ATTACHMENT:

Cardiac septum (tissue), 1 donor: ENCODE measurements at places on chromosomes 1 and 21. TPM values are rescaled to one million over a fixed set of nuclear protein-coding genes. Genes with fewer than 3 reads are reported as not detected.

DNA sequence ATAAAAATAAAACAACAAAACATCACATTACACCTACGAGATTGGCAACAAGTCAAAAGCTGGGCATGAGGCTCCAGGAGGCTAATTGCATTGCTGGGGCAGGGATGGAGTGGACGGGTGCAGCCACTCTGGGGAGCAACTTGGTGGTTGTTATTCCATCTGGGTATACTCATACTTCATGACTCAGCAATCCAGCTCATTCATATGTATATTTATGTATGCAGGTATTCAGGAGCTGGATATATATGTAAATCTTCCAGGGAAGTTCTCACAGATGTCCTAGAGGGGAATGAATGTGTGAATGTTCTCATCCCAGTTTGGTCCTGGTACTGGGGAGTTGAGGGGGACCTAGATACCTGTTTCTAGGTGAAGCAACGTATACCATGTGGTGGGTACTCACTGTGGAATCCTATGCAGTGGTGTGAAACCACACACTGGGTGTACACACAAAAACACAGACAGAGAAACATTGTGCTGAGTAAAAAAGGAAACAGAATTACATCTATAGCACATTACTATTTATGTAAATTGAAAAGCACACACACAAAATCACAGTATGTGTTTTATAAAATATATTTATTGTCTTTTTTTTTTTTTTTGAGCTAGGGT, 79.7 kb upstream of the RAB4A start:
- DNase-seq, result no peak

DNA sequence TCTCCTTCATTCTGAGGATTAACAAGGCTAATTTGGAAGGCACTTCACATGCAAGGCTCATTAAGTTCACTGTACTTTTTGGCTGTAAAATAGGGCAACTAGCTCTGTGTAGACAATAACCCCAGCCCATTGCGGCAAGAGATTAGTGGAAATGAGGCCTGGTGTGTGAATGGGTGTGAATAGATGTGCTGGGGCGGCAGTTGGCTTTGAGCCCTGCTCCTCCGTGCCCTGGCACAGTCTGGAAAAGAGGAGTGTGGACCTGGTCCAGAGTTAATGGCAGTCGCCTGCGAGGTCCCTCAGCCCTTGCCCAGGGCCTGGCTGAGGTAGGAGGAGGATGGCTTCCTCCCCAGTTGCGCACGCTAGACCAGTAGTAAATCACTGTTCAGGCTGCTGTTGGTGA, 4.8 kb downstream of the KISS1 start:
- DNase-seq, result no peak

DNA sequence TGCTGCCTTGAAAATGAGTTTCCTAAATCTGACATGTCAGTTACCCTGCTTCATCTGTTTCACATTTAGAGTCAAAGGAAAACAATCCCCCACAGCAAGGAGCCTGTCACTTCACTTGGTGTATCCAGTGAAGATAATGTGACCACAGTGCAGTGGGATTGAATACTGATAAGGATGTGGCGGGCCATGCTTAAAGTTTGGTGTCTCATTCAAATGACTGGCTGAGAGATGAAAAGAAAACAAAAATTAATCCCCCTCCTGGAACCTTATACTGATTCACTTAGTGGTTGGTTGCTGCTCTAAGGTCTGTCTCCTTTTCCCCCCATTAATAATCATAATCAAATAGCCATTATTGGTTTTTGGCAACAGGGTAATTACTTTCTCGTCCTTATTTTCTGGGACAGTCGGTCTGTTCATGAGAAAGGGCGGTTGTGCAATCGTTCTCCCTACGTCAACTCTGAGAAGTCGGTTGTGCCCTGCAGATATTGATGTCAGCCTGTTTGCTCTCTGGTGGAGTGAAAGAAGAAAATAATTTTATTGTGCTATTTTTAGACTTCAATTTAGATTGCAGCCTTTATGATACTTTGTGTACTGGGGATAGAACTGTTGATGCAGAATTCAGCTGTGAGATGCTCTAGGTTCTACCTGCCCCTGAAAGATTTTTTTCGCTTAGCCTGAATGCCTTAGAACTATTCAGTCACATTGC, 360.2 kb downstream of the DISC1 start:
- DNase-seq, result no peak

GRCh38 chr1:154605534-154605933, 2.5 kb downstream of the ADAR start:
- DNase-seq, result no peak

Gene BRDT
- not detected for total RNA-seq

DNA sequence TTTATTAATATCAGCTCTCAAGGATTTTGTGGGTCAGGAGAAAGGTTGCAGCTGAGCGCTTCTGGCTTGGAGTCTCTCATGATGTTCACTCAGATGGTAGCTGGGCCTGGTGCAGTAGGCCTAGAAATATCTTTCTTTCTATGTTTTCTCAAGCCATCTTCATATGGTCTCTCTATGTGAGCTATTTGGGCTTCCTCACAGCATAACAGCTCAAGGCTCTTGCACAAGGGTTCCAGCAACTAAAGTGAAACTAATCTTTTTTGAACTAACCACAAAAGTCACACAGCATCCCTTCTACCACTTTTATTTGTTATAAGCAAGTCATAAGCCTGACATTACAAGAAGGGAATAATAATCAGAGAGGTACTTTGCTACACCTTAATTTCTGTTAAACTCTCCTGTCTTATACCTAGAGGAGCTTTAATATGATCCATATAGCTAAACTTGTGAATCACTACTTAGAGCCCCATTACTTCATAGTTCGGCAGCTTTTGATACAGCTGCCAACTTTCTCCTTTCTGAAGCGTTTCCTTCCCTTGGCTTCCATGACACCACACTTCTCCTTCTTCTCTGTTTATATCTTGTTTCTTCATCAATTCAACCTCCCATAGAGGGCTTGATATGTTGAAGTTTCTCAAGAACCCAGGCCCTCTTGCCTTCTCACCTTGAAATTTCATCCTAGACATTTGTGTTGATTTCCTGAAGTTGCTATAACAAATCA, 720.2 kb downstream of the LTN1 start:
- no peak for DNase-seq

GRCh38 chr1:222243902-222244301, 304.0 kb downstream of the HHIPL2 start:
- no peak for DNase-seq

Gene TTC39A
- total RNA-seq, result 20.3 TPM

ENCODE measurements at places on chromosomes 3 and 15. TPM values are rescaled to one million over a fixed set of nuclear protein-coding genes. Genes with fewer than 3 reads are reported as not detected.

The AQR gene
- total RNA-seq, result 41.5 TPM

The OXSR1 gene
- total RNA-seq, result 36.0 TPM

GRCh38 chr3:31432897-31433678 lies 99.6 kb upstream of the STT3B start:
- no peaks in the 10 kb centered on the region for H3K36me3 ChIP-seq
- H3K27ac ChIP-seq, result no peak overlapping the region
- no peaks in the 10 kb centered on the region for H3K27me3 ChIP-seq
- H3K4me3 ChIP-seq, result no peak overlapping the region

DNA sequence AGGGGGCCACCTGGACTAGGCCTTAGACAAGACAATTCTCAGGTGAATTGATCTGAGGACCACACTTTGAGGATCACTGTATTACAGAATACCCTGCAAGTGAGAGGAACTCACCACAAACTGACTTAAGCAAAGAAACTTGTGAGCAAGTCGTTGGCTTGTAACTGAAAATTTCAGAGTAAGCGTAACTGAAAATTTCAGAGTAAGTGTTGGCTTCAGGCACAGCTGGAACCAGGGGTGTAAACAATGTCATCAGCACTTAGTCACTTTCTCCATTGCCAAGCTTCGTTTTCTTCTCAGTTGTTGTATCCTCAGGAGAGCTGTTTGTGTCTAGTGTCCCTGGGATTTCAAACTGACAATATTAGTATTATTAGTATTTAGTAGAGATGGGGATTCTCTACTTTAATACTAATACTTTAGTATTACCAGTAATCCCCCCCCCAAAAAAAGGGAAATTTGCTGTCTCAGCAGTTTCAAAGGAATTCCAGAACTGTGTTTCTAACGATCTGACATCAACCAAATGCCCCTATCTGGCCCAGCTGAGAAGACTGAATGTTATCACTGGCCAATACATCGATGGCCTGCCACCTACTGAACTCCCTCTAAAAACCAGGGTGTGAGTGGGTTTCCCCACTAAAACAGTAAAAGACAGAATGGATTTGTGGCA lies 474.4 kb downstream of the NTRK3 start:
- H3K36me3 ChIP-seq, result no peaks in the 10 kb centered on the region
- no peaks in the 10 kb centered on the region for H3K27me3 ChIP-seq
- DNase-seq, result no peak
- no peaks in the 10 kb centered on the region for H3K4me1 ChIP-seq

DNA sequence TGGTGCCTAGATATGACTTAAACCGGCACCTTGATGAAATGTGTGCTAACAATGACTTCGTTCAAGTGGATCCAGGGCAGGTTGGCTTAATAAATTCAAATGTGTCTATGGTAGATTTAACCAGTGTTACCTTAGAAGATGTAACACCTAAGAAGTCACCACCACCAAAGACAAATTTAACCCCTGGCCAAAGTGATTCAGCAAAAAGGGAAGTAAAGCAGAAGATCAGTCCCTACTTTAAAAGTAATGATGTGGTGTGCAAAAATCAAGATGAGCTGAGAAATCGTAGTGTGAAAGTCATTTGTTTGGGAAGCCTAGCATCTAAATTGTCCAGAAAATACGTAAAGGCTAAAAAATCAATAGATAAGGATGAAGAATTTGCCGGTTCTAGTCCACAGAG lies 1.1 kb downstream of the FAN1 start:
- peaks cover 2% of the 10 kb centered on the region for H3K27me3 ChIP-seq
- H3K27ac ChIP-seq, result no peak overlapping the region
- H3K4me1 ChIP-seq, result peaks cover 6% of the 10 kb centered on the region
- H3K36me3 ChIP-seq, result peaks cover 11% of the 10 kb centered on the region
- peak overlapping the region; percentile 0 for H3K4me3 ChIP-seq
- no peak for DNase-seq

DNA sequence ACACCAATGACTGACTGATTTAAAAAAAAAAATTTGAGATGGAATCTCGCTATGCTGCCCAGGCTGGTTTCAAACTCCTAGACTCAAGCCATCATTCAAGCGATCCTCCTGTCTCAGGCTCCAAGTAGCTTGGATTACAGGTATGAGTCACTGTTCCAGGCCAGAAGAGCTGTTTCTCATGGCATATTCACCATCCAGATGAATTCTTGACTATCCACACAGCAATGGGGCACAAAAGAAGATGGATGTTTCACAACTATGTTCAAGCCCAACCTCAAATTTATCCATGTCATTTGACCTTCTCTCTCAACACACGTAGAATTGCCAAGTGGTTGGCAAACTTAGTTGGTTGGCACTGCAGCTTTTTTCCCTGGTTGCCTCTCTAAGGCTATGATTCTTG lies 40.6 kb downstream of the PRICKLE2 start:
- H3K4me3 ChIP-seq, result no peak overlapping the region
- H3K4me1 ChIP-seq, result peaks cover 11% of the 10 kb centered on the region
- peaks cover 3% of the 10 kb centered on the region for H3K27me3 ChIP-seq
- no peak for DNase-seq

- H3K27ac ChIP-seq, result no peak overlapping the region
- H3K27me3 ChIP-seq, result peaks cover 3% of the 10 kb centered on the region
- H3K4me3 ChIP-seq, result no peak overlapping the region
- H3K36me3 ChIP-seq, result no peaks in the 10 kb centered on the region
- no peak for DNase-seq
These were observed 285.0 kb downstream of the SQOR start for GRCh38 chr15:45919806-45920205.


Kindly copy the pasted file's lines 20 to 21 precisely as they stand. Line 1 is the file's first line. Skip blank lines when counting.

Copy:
- total RNA-seq, result 41.5 TPM

The OXSR1 gene